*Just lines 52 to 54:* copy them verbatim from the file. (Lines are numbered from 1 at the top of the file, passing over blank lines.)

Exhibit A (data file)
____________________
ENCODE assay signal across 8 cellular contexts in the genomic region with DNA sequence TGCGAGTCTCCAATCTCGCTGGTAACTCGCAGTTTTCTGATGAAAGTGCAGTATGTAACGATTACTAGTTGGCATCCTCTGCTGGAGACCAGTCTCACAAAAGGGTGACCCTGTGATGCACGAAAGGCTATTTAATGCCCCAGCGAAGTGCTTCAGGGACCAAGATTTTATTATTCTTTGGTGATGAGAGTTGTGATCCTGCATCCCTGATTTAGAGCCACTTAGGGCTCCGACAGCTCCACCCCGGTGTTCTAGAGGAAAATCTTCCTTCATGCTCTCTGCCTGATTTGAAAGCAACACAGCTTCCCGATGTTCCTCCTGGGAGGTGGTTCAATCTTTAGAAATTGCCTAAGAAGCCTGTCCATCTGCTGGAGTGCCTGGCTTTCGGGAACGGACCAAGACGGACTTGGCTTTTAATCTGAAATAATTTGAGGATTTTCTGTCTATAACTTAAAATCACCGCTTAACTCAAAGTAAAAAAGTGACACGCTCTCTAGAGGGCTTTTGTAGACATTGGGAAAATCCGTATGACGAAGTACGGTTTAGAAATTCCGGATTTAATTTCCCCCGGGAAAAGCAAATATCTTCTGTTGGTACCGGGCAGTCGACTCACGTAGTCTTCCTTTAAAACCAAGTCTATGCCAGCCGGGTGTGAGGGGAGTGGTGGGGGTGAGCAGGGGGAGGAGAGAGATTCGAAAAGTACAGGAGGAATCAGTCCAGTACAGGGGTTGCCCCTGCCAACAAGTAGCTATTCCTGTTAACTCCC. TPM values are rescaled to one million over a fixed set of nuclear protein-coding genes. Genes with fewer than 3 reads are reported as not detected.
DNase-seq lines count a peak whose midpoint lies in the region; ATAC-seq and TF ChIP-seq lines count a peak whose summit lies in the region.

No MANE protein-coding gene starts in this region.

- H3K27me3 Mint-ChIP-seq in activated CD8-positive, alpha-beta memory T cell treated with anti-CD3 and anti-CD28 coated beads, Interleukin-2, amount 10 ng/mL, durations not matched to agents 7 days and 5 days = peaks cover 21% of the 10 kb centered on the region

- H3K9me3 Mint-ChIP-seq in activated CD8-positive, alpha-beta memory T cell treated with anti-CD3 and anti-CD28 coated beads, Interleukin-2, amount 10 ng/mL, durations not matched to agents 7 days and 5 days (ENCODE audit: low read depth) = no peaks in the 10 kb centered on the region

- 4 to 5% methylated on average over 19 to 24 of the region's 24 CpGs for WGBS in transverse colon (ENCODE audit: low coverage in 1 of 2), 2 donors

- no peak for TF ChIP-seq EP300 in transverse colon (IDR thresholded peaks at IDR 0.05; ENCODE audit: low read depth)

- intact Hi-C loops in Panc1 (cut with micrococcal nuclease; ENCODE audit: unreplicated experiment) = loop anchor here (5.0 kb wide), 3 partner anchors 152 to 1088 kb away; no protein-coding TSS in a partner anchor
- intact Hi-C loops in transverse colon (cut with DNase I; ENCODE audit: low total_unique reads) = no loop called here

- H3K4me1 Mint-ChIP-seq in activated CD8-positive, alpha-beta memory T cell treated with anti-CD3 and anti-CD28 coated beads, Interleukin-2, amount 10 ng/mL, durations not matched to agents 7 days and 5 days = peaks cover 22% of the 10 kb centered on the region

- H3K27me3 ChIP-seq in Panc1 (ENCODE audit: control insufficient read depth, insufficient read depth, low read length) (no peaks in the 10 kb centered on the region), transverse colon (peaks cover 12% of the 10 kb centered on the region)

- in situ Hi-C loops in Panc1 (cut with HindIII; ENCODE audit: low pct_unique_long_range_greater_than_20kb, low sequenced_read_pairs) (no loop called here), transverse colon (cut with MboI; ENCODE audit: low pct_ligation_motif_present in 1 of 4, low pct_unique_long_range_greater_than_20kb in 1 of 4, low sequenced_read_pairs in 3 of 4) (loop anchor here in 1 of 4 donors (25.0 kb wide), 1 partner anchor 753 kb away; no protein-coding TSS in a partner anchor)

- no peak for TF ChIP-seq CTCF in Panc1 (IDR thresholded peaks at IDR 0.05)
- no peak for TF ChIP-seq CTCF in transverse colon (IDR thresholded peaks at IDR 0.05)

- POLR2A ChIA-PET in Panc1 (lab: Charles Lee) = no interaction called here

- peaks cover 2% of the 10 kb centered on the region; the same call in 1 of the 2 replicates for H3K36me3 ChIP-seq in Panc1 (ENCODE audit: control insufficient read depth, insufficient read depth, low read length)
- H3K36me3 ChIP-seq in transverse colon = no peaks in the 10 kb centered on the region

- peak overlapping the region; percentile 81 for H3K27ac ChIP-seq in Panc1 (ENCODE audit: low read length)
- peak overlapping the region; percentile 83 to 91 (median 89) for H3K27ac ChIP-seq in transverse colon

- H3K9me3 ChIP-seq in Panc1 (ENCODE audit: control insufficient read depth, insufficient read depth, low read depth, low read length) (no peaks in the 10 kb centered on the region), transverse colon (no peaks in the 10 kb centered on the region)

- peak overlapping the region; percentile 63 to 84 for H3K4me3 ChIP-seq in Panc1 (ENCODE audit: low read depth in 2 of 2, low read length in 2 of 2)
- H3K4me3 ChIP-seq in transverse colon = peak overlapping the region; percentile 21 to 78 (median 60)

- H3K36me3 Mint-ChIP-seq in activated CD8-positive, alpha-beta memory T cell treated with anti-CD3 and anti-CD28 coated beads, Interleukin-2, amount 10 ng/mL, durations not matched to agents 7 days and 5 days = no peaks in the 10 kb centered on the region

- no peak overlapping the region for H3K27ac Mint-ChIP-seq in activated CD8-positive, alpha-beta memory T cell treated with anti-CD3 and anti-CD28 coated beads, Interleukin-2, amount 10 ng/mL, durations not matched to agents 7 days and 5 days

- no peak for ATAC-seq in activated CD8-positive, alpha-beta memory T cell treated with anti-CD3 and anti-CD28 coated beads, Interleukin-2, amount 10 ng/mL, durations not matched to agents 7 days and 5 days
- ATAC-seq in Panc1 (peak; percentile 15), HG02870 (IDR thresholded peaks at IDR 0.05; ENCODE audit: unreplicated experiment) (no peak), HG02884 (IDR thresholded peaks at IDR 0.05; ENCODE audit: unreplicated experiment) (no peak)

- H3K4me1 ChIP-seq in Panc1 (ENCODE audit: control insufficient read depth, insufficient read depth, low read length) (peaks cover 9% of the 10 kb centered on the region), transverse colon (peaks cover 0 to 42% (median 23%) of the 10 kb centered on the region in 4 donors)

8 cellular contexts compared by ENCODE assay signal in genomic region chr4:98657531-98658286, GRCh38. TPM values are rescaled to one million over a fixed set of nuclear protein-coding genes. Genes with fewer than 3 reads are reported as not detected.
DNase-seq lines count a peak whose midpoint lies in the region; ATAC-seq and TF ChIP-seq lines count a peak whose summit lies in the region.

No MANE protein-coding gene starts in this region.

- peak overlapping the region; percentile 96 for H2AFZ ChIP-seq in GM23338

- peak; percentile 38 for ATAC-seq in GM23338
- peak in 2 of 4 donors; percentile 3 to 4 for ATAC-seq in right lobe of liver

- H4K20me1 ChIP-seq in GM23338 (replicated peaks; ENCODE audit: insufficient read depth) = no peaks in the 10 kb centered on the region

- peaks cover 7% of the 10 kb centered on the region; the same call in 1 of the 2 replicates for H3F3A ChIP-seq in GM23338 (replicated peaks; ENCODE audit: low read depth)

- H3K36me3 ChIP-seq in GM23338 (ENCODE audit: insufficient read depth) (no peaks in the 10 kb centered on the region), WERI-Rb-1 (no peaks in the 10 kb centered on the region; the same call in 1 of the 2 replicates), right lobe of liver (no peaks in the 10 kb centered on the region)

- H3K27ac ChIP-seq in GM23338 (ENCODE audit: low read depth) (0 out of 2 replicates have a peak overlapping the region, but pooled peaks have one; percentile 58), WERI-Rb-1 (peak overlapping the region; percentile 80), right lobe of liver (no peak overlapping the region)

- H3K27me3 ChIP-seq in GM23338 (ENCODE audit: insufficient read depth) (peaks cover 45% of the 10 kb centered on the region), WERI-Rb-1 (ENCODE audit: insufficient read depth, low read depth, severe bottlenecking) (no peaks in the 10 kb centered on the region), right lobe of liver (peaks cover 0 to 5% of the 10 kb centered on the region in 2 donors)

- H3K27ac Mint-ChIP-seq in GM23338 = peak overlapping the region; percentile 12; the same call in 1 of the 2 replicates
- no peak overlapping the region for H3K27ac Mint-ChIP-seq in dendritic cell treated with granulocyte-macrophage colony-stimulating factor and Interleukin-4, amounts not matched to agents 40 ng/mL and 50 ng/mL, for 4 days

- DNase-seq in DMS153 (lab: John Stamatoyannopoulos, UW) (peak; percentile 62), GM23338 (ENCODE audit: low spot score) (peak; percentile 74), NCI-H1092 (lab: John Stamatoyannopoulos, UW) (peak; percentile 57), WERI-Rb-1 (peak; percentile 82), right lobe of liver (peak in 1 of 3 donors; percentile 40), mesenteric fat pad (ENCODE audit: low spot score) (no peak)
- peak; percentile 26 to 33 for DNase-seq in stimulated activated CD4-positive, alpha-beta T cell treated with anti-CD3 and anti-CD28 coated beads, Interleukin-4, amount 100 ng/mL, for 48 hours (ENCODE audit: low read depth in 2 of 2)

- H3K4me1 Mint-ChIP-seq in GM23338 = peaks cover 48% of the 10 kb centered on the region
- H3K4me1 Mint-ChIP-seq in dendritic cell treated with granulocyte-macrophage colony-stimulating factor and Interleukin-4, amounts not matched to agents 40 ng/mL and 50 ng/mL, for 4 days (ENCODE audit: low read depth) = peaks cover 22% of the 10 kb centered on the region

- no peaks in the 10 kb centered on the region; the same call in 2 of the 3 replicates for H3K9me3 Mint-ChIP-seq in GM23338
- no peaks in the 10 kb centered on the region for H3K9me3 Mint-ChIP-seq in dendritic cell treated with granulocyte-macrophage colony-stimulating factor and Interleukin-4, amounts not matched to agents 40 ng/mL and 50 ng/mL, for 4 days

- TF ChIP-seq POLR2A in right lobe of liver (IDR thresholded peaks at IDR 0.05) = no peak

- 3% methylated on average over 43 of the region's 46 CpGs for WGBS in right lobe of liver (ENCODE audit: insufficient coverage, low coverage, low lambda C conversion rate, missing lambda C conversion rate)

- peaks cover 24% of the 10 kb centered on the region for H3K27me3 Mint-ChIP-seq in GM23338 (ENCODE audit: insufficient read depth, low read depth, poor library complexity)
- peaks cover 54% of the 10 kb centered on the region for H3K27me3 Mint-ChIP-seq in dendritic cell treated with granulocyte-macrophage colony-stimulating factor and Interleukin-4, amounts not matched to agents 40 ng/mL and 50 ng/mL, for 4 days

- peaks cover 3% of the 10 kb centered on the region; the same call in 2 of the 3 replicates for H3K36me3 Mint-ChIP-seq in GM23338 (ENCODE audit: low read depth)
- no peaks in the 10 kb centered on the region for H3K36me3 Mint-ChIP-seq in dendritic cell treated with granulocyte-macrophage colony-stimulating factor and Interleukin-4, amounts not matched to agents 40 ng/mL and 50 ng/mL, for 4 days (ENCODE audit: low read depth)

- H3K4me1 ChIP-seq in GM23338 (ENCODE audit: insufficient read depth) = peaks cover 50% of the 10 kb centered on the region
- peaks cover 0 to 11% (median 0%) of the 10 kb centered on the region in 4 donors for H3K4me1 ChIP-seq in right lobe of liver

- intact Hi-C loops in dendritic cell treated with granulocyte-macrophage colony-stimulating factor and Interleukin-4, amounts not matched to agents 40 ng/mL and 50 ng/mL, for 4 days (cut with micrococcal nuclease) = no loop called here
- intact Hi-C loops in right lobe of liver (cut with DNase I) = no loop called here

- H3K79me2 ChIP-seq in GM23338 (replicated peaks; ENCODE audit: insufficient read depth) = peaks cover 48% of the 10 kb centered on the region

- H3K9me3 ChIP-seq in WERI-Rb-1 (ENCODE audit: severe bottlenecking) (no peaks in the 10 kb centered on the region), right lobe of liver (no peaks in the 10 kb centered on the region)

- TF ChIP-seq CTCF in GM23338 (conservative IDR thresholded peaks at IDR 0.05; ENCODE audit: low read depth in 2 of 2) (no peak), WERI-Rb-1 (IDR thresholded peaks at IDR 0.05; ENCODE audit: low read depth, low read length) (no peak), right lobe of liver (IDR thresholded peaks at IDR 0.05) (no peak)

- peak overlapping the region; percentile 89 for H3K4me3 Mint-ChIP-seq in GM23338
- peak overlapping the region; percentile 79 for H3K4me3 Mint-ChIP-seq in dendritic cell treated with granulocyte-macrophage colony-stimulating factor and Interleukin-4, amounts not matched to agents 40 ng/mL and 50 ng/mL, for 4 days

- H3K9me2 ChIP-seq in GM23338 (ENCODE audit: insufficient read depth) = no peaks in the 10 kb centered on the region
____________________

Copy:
- no peaks in the 10 kb centered on the region for H3K36me3 Mint-ChIP-seq in dendritic cell treated with granulocyte-macrophage colony-stimulating factor and Interleukin-4, amounts not matched to agents 40 ng/mL and 50 ng/mL, for 4 days (ENCODE audit: low read depth)

- H3K4me1 ChIP-seq in GM23338 (ENCODE audit: insufficient read depth) = peaks cover 50% of the 10 kb centered on the region
- peaks cover 0 to 11% (median 0%) of the 10 kb centered on the region in 4 donors for H3K4me1 ChIP-seq in right lobe of liver